As a programmer, you learn to accept bugs as a part of life. No matter how hard you try, there is no simple way to avoid them.
What separates good programmers from bad programmers is not only their ability to avoid bugs, but also their ability to deal with them when they arise.
When programmers are confronted with bugs in their applications, they typically progress through what psychologists call the five stages of grief.
These stages are a series of emotional states people experience when dealing with tragedy or loss in their lives.
It may seem a bit odd that something as common and benign as a bug could trigger this type of emotional reaction, but, in a way, it makes sense.
Our applications are like our babies. We create them. We raise them. We watch them grow, all in the hopes that, someday, they will be able to set out on their own (and make some money to support us in our old age).
It is natural that we are affected when someone tells us there is something wrong with our baby.
Oh no! My baby has an object reference error!
As a programmer, you must be able to overcome these emotions quickly and effectively. Otherwise, you can linger and stagnate in one or more of these stages.
Developers who recognize how their feelings affect their performance stand a much better chance of finding a timely solution to their problems.
With that in mind, let’s take a look at how the typical developer progresses through the five stages of grief when dealing with a bug:
Stage 1: Denial
Bugs? What bugs?
Bugs may be inevitable, but you sure wouldn’t suspect it from the way the average programmer typically responds to a bug report:
- “That can’t be from a bug in my code! I bet the .NET library is causing this to break…”
- “Are you sure you tested this right? You’re probably not using the application correctly.”
- “That’s impossible! My code is perfect!”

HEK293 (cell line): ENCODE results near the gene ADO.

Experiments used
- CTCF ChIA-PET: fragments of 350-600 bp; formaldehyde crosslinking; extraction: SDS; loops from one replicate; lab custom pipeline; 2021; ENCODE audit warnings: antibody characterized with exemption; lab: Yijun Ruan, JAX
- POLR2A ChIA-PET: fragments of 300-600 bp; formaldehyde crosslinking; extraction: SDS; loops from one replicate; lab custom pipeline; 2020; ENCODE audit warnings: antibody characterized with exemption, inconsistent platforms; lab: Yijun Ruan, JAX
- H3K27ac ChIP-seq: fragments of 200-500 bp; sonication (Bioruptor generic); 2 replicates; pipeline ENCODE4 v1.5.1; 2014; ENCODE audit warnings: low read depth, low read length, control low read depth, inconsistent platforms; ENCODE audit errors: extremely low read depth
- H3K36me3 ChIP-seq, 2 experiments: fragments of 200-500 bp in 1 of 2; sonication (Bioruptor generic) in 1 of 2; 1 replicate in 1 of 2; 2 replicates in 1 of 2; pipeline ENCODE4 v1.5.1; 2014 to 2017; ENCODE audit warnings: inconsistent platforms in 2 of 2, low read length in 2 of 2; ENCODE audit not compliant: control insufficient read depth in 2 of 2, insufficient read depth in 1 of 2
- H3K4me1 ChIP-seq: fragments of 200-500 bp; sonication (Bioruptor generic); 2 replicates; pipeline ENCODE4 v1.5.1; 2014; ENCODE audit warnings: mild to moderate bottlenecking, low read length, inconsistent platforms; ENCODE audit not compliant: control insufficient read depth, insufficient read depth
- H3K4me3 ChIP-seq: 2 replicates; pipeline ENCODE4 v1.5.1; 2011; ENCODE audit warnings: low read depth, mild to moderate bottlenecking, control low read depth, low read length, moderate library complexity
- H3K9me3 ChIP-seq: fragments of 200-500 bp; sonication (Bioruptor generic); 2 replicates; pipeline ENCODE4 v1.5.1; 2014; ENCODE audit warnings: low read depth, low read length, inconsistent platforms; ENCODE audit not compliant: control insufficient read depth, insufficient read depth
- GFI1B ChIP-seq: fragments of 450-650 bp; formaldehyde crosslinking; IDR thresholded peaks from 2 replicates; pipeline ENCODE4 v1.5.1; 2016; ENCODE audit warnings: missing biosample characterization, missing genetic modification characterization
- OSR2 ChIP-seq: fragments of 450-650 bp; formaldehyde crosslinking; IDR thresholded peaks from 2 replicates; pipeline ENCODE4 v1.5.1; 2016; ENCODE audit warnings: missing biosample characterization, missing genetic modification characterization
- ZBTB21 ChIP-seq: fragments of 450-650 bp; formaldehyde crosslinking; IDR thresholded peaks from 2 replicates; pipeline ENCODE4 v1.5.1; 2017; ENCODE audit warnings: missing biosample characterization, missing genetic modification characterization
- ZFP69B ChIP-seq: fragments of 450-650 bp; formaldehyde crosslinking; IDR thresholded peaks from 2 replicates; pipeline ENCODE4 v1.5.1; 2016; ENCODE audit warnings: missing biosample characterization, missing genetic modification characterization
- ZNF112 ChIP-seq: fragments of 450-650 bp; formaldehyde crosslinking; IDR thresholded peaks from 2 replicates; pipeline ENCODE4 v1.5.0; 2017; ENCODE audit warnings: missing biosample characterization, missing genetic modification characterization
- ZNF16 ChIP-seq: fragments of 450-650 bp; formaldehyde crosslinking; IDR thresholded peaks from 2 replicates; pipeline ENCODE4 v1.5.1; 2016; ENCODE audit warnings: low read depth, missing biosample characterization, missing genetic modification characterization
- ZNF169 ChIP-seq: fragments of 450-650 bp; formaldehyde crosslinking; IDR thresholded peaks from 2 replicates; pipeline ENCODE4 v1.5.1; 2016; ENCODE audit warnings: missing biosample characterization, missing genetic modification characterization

The mere suspicion that a bug may exist can put a developer in defense-mode. It is as if bugs were personal affronts to our honor that sullied our good name.
It’s a funny reaction because deep down we all know that the bug probably does exist, but that won’t stop us from clinging onto the hope that perhaps this time our application is working as expected.
There are some among us who will happily bury their heads under the sand for as long as humanly possible. But, to our credit, most of us quickly overcome this stage.
Luckily, most bugs that are reported are reproducible, which leaves a developer no other option but to address them.
Stage 2: Anger
Now this is a stage we could spend some series time in…
- “Why wasn’t this caught earlier in testing!?”
- “Why does so-and-so’s code break so often!?”
- “I’m already busy. Now I have to deal with this!?”
Most programmers are very well acquainted with this stage. We all know how cathartic it can be to let out our inner code monkey rage.
In the end, we need to recognize that all the screaming and yelling and breaking of keyboards doesn’t solve anything. All it does is kill time, burn bridges, and make us look like whiny jerks.
In the end, we’re still left staring at the same bug, only now we have even less time to fix it.
Not to mention the substantial damage control we may have to run after that exclamation point-filled tirade we sent to the company e-mail list.
Yeah…this year’s company Christmas party is going to be mighty awkward…